Tuesday's election brought a series of health care initiatives to state ballots. Some, like Prop 101, blocking the state of Arizona from enacting universal coverage, are still too close to call. Others, like Michigan's Prop 1 on medical marijuana, aren't our bag (we swear officer). And still others, like measures passed in Montana and Maine, remind us that health reform at the state level can sometimes seem like a game of Chutes and Ladders.
For the more than 30,000 children in Montana without health insurance, the passage of ballot initiative I-155, "The Healthy Montana Kids" plan represents a major step forward. The measure expands the eligibility for Medicaid and SCHIP to uninsured children, whose family income is below 250 percent of the federal poverty level (previously only those in Montana with incomes below 175 percent of FPL were eligible). The plan is expected to cost around $22 million annually and will cover most of the state's uninsured children. It will be paid for with existing revenues from an insurance premium tax.
As we noted earlier this week, expanding SCHIP may be one of the first items on the to-do list for Congress and the next administration. Why? Well, in addition to being cute, children tend to be pretty cheap to cover, making for good politics and publicity.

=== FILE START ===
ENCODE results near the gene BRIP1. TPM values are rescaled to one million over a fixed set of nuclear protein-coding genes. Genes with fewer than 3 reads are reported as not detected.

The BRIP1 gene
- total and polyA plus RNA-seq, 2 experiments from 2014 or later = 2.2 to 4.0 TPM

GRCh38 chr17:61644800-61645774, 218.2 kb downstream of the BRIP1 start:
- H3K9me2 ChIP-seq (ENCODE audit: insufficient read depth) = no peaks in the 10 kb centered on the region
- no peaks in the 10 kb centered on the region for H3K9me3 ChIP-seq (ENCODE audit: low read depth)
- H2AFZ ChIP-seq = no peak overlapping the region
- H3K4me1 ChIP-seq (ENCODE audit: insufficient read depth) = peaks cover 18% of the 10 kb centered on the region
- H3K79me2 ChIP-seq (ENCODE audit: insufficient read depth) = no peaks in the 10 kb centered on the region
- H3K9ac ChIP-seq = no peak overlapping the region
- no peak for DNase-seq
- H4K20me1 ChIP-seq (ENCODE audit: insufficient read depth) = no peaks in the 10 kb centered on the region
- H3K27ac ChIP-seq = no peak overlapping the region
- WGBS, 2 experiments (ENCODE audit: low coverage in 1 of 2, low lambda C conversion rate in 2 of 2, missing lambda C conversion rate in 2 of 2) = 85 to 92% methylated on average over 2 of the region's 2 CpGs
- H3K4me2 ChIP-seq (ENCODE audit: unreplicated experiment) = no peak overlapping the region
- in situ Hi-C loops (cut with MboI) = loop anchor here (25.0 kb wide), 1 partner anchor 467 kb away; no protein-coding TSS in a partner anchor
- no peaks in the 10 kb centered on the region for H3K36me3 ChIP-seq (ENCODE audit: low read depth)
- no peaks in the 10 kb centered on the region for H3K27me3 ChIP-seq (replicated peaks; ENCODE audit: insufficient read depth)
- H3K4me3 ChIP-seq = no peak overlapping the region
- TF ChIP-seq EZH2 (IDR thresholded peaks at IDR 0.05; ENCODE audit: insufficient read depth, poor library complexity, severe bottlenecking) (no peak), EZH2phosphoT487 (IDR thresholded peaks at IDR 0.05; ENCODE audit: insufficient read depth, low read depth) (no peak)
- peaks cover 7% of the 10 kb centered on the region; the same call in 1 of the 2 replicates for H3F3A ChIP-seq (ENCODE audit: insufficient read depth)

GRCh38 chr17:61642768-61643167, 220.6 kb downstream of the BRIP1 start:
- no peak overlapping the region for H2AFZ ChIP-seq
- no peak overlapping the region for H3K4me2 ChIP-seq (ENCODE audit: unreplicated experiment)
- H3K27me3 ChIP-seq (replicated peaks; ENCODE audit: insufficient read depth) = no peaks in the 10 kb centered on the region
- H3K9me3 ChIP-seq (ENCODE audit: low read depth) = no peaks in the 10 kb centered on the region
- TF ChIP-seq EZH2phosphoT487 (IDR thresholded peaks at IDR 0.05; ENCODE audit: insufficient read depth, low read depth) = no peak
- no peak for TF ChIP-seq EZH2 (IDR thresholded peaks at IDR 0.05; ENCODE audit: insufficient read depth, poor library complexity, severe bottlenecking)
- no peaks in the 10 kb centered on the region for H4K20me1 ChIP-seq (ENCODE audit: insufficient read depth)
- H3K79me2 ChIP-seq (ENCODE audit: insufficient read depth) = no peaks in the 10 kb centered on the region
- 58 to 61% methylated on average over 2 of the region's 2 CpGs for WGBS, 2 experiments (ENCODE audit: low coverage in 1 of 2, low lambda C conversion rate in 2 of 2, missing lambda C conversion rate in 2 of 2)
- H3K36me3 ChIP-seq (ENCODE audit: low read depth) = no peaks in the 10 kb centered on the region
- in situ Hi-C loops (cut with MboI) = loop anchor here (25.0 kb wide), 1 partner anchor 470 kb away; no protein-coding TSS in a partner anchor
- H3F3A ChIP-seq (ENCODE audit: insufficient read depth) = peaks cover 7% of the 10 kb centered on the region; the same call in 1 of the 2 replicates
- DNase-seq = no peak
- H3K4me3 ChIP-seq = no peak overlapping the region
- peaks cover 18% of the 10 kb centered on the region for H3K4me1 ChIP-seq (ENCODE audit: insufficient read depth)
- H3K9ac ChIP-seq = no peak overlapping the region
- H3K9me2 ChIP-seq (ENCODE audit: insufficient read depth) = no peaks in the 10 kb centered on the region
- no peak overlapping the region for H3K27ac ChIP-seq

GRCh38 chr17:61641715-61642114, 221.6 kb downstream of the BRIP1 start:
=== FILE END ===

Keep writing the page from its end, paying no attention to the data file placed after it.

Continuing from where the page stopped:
Malt beverages are also pretty cheap, and the citizens of Maine voted to keep them that way. In voting yes on Question One, ("The People's Veto") voters in Maine rejected recent legislation that would have funded the state's DirigoChoice health program, with a beverage tax on beer (included under the Malt Beverage category in Maine statute), wine and soda, as well as a 1.8 percent surcharge on paid insurance claims. For proponents of Dirigo, the results were a step back, as the plan is currently funded under an unpopular and unpredictable Savings Offset Program (SOP) which taxes insurers based on estimated savings from the State's insurance programs. The SOP has also been challenged in a lawsuit filed two weeks ago by the Maine State Chamber of Commerce.
Like Chutes and Ladders, health reform isn't easy. You take a few steps forward but constantly worry you'll go slip-sliding back toward square one. States in particular have a hard time, given the budget constraints in this weak economy. In every case, whether it's Maine, Montana or Massachusetts, the federal government has had an important part to play if the states want to keep climbing the health care ladder.